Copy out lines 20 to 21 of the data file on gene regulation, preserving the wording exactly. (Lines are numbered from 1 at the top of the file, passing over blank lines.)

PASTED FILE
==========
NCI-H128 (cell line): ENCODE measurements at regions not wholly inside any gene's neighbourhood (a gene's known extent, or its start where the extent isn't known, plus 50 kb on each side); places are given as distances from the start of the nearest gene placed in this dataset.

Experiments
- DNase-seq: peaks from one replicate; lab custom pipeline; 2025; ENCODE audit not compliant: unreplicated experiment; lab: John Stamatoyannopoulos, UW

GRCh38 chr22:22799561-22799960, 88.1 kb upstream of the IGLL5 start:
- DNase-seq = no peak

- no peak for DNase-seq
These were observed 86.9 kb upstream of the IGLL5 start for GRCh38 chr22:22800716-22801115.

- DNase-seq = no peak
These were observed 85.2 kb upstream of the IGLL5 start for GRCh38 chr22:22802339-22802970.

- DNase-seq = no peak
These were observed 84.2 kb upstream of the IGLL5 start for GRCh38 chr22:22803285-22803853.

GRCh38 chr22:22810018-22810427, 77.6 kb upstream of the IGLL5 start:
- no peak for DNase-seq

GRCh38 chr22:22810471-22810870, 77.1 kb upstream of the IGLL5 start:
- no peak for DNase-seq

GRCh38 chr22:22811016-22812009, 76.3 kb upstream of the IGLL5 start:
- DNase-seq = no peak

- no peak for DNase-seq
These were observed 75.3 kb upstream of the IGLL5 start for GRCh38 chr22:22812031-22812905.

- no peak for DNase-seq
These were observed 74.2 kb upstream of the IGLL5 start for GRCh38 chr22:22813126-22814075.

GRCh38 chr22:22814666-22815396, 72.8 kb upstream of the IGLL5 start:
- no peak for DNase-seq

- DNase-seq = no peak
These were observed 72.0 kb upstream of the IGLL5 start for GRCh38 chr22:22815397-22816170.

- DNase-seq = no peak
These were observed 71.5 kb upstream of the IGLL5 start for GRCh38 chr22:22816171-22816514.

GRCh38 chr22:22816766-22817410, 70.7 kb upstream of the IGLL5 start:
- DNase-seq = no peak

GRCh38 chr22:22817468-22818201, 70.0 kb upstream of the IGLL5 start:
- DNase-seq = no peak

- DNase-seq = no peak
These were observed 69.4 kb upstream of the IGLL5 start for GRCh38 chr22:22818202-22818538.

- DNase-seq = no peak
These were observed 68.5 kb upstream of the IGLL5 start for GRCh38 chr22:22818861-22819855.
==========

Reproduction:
- no peak for DNase-seq
These were observed 74.2 kb upstream of the IGLL5 start for GRCh38 chr22:22813126-22814075.